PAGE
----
Under the deal announced late Thursday, state-owned housing company Gewobag will repurchase the flats originally built as social housing from the 1960s to the 1990s.
The price tag of €920 million is more than double the €405 million the city-state had made when it privatized the properties in 2004, according to German media.
The mayor of the German capital, Michael Müller, said the deal aimed at “keeping the rents in Berlin stable”.
The purchase marks the biggest such renationalization undertaken by the city, where rents have doubled in the past decade.
Gewobag's board member Markus Terboven said the deal with the private real
estate firm Ado Properties would bring its housing stock to “around 68,000
apartments and secure living space for more than 10,000 more Berlin tenants”.
The far-right AfD party attacked the move as “a waste of money” and the
business-friendly FDP accused Gewobag along with Berlin's government of “participating in property speculation”.
“Gewobag now owes millions without having created a square metre of new living space,” the FDP charged on Twitter.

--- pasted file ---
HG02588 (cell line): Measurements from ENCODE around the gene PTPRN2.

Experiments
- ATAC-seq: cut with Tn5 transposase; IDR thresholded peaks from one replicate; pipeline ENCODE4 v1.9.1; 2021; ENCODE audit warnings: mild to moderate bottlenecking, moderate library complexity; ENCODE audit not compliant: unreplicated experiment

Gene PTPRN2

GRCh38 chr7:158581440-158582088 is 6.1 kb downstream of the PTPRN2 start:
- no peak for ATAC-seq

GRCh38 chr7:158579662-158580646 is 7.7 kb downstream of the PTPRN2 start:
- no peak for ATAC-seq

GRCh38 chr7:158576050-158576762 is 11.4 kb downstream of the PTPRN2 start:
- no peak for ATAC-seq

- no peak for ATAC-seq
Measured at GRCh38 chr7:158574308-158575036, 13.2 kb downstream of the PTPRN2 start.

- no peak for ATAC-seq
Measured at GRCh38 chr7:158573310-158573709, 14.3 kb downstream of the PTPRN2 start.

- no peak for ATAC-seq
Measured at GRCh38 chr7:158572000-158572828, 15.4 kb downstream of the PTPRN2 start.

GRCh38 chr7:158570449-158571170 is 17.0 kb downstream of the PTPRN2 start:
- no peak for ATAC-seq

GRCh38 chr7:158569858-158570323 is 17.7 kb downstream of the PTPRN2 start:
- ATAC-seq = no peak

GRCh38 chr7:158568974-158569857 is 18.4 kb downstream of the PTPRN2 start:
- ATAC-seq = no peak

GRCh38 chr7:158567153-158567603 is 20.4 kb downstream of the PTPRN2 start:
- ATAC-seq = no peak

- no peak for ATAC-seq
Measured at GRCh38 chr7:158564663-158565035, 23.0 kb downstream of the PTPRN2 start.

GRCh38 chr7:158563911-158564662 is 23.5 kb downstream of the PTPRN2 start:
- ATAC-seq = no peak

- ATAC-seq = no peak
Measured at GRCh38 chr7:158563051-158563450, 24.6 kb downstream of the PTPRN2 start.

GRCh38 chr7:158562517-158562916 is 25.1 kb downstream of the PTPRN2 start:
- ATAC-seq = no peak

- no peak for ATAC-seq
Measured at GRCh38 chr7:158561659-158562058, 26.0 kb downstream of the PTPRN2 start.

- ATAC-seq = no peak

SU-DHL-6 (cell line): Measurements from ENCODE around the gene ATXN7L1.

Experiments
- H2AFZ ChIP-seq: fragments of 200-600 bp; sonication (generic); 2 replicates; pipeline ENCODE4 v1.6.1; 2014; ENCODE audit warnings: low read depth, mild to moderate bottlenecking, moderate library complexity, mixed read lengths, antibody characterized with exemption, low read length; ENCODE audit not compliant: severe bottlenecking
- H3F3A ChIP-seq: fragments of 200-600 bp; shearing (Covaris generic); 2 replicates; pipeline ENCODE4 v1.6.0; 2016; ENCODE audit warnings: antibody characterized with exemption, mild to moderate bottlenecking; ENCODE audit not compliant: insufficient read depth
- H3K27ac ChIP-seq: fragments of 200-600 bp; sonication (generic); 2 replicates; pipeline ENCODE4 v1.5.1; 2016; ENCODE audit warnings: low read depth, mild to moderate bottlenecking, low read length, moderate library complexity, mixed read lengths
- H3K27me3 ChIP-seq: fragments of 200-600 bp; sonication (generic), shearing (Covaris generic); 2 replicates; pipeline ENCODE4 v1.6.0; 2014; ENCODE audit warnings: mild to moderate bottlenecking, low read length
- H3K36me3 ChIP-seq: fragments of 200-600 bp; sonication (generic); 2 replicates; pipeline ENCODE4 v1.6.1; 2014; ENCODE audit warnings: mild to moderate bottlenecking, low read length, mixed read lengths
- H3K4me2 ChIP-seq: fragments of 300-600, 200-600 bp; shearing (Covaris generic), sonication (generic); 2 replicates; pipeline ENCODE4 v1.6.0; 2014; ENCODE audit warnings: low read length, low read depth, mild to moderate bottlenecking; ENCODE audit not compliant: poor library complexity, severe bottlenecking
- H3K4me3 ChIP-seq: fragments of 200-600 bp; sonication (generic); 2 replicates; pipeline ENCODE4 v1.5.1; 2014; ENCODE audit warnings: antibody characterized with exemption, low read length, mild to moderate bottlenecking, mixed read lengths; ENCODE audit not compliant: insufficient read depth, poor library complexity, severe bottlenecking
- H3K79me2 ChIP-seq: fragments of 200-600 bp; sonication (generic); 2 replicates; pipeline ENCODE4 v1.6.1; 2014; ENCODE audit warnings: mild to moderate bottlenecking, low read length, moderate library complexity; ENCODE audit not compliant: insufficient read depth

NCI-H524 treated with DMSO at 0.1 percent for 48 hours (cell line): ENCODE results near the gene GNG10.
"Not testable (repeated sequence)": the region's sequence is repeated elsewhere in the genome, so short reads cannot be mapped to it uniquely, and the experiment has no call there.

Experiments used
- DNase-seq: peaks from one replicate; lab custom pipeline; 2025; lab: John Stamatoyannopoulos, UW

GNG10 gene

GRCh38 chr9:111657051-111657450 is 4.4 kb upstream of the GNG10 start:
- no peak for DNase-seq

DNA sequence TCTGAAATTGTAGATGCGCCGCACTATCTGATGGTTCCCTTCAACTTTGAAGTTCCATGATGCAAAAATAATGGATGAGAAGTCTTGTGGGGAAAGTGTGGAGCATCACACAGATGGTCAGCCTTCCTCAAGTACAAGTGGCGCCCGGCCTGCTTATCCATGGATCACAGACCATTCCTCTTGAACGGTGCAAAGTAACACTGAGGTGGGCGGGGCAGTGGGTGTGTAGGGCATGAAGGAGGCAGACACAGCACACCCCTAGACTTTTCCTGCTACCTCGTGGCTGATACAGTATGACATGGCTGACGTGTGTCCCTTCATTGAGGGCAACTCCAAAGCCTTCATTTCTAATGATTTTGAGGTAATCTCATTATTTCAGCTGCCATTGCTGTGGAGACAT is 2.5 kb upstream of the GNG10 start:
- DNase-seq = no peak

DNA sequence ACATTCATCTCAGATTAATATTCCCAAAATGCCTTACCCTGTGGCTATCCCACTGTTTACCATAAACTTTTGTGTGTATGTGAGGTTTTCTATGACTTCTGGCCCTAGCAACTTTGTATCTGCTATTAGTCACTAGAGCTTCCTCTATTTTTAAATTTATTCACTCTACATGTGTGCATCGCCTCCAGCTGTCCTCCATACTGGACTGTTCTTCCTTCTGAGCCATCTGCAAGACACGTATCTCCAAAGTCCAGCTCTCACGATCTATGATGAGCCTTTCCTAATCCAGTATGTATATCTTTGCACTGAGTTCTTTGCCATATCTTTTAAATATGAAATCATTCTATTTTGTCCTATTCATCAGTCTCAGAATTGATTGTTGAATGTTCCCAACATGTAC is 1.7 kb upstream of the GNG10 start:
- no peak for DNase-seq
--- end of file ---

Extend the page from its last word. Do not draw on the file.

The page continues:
The latest purchase came months after the German capital's authorities bought up 670 apartments along downtown Karl Marx Allee from a private owner,
also in a bid to hold down rents.
READ ALSO: Berliners see red over Karl Marx Allee sale
Soaring housing costs have become a hot button issue in Berlin, leading
some residents to ponder radical solutions, including campaigning for the
seizure of housing stock from powerful landlords.
Alarmed by the trend, the Berlin city government in June agreed on the outlines of a draft law that would include freezing rents for five years from 2020.
The draft law, which is still being drawn up, would be aimed at preventing rent hikes for 1.5 million apartments, Berlin authorities said.